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WEF’s Top 10 Innovations for 2014: How May These Impact the Future of Healthcare?

March 24th, 2014
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The World Economic Forum (WEF) recently issued its predictions for the top 10 emerging technological innovations. At least three of these apply directly to healthcare and have been in the sights of the Popper and Company team and our clients. And even the innovations highlighted by WEF that aren’t immediately relevant to a healthcare issue might end up contributing to medical advances.

The three Forum predictions tied to healthcare include:

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FDA Creates Medical App Regulation Maze

March 3rd, 2014
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This post is published on InformationWeek Healthcare, March 3, 2014

When the US Food and Drug Administration (FDA) issued its final guidance for medical apps, inventors and investors alike pored through the document, seeking answers on what was to be regulated and what wasn’t. While they indeed found more specific information than has been available from the agency, the guidance also showed the agency’s uncertainty over how the world of medical apps is going to evolve.

Read full post on  InformationWeek Healthcare.


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What Can Healthcare Learn From Project Management?

February 26th, 2014
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David Scher’s post was originally published on The Digital Health Corner.

Traditionally, manufacturers have adopted project management more than physicians and other healthcare providers have. But health technology expert and physician David Scher identifies several ways in which project management can help providers and hospitals develop a more focused approach to improving patient outcomes. Collaborative outlooks and teams; a designated project manager overseeing planning, management and execution of patient care; a shared vision among all participants; use of technology as a tool (as opposed to a standalone solution); and controlling costs all are familiar topics to project managers. Scher believes these concepts should become familiar to healthcare managers, as well.

At Popper and Company, we believe in helping facilitate the convergence of healthcare with technology and other industries. Thus, we hope you will read David’s full post on The Digital Health Corner to learn more about his ideas.


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Apple Eyes Tesla—Transformative Power Play or Spoiled Fruit?

February 21st, 2014
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The headline leapt from the San Francisco media and spread to websites and blogs worldwide: Will Apple Computer buy electronic car maker Tesla? The answer to that question is cloudy. There are a lot of rumors swirling about the two companies, Tesla founder Elon Musk is involved in a multitude of projects, and the alleged meeting took place more than a year ago.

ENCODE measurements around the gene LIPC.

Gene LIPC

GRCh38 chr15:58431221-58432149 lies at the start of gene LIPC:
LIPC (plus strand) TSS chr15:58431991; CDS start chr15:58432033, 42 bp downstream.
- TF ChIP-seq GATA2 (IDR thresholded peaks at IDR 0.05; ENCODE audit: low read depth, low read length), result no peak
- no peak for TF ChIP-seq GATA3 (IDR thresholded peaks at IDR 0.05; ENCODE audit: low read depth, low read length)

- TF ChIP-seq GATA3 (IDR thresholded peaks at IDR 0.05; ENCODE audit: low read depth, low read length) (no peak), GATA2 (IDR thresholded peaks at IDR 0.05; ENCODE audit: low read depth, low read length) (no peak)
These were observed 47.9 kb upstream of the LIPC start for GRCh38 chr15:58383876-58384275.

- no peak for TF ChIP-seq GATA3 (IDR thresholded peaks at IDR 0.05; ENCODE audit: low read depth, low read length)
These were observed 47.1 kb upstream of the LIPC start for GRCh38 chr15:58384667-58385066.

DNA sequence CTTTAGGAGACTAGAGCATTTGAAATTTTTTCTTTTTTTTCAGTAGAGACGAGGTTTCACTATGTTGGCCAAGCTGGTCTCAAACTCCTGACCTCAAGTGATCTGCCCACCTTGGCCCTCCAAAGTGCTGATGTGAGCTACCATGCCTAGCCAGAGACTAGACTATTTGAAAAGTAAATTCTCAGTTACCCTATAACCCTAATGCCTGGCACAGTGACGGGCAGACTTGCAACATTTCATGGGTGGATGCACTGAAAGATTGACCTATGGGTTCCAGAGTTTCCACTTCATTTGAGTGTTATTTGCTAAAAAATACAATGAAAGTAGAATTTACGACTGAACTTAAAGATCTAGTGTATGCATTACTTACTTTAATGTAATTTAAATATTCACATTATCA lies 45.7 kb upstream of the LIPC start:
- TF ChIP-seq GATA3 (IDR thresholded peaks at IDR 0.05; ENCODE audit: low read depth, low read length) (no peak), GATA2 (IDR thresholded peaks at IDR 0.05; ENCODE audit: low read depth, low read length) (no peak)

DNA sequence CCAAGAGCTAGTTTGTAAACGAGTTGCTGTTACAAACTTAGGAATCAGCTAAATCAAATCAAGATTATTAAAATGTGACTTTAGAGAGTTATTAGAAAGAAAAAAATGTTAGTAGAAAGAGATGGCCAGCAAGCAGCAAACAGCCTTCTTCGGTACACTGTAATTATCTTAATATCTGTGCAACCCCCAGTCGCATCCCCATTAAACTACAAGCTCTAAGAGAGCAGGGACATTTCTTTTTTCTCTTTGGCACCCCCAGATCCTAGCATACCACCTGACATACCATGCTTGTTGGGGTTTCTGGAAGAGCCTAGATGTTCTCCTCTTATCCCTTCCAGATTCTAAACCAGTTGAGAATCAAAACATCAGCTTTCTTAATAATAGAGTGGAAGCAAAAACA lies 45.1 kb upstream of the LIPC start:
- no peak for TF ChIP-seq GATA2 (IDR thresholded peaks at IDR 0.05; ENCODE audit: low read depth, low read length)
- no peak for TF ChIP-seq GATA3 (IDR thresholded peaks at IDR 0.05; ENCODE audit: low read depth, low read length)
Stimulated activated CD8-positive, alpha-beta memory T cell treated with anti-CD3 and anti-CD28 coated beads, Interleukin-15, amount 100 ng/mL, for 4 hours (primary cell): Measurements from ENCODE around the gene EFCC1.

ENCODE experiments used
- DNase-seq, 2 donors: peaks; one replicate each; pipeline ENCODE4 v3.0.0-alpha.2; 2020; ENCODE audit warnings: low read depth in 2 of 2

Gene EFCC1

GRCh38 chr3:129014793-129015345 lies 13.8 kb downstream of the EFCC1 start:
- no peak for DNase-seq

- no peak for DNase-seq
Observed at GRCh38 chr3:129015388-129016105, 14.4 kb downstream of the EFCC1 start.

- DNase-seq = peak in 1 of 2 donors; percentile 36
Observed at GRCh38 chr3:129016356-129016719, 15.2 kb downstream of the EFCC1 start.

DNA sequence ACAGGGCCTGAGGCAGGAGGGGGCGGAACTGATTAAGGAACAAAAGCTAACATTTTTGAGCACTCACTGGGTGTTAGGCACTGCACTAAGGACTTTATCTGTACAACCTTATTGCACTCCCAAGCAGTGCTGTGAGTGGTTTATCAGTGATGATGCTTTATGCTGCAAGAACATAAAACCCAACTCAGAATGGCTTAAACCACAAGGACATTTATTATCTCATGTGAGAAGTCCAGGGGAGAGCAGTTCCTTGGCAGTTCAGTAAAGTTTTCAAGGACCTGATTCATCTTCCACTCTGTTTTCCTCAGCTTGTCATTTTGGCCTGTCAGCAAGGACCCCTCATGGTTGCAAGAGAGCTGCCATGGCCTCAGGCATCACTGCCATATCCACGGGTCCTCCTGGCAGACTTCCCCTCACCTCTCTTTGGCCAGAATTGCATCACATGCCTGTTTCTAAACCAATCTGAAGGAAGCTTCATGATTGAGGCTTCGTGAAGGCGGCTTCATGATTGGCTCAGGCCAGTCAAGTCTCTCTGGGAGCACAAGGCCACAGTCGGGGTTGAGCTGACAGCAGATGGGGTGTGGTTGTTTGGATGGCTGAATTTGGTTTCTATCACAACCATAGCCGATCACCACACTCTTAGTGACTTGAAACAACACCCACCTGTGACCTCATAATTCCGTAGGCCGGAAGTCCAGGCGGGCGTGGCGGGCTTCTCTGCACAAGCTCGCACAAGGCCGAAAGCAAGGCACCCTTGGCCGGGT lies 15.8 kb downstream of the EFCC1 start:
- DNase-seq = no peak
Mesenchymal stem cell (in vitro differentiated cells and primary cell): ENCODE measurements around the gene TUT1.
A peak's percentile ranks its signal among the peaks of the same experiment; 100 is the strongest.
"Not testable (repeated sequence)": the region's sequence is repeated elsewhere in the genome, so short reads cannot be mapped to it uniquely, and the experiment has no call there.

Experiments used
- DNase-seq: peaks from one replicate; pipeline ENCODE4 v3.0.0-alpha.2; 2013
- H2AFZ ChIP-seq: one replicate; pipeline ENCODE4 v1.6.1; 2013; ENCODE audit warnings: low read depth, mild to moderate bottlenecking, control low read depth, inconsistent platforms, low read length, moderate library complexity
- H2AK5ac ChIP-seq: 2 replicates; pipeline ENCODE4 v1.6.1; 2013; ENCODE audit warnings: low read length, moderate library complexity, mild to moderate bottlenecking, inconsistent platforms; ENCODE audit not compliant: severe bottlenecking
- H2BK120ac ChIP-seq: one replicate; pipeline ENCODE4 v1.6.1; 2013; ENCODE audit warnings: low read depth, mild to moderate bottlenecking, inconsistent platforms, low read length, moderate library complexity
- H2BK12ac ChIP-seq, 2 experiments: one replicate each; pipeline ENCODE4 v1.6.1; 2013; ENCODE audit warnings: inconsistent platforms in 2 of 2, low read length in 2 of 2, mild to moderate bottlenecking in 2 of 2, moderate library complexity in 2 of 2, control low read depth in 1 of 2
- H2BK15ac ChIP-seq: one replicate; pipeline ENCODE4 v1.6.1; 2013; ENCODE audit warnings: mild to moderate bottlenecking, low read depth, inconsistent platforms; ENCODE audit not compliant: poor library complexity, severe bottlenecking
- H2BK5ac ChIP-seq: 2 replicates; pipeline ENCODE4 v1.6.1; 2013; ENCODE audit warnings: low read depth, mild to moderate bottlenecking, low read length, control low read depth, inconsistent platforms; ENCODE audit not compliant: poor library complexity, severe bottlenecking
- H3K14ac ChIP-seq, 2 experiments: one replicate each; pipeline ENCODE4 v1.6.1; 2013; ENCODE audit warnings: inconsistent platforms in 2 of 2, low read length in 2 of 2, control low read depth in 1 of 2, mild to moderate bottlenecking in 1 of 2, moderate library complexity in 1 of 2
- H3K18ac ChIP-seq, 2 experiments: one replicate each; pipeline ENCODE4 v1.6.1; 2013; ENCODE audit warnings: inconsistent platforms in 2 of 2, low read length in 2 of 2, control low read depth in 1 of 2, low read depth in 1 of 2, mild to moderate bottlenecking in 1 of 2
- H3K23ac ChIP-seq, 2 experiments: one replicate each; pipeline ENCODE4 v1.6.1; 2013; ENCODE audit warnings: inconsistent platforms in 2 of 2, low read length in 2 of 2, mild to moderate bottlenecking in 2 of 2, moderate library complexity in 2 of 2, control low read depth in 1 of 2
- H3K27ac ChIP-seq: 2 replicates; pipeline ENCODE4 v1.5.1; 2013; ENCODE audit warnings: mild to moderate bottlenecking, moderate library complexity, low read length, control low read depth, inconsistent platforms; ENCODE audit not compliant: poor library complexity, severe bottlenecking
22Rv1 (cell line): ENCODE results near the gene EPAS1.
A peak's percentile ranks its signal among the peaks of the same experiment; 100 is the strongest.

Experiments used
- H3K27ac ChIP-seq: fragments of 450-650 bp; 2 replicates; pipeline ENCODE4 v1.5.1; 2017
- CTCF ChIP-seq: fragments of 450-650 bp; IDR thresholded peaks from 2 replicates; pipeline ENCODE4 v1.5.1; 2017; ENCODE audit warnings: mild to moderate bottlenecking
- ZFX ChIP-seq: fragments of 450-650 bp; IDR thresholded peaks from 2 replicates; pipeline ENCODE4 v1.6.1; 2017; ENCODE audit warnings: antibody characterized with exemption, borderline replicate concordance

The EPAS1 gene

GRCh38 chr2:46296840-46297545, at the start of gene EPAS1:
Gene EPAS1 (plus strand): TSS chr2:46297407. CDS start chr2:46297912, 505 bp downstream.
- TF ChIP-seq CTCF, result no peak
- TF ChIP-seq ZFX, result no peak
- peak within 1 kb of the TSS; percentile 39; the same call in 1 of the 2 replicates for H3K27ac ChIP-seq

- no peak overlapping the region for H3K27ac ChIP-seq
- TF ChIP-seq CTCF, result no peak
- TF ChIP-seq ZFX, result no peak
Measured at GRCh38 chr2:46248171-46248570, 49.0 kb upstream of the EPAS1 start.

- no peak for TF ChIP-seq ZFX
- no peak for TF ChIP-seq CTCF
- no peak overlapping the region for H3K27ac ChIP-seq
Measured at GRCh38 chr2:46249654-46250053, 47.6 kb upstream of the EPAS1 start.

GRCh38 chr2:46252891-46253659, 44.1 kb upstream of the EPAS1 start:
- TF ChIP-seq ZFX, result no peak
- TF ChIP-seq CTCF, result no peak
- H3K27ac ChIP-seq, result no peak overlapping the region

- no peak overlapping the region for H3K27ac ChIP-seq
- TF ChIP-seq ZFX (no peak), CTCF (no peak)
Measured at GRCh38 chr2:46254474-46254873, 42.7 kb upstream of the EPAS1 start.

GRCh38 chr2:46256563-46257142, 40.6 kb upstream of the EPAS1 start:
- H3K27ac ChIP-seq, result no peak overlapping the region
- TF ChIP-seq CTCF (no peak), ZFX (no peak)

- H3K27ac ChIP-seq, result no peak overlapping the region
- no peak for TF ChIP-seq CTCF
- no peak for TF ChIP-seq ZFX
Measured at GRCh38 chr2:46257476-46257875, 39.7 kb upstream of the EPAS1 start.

Perhaps the more important question is—why would Apple and Tesla be interested in one another? They’re two great companies that could probably do something fantastic together, but they’re in very different industries. While that hasn’t stopped Apple before, the company hasn’t previously acquired for innovation – rather, it has usually developed from within.

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A Meeting of Minds on the Value of Healthcare IT

February 19th, 2014
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As healthcare providers face challenges from empowered patients, the increasing impact of the internet and mobile technology on patient care, and more outcomes-focused regulatory requirements, the role of information technology in healthcare has never been more important. To both gain more perspective and to help align Popper and Company’s strategies with the latest advances and issues, I will be attending the annual HIMSS14 (Healthcare Information and Management Systems Society) conference in Orlando starting next week.

At Popper and Company, we’ve helped guide our clients around a wide range of healthcare IT issues, ranging from mobile health, to patient engagement, to establishing the value of healthcare IT—all “hot topics” at this year’s HIMSS meeting. I expect that some of the issues we’ve discussed in the past will be part of this year’s conference, namely:

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Technology versus the Elephants in the Medical Examination Room

February 13th, 2014
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David Scher’s post was originally published on The Digital Health Corner.

While technology is lauded for improving communication in many areas, including healthcare, there are still at least five issues that patients and even doctors find themselves uncomfortable discussing face to face. In his post “Five Elephants in the Exam Room: Can Technology Help?,” David Scher points out how new apps, Internet innovations and other electronic advances can help patients and doctors talk about issues like sexual function, alternative treatments, and advanced directives for end of life care. Digital tools may even help doctors become more accepting of the online world.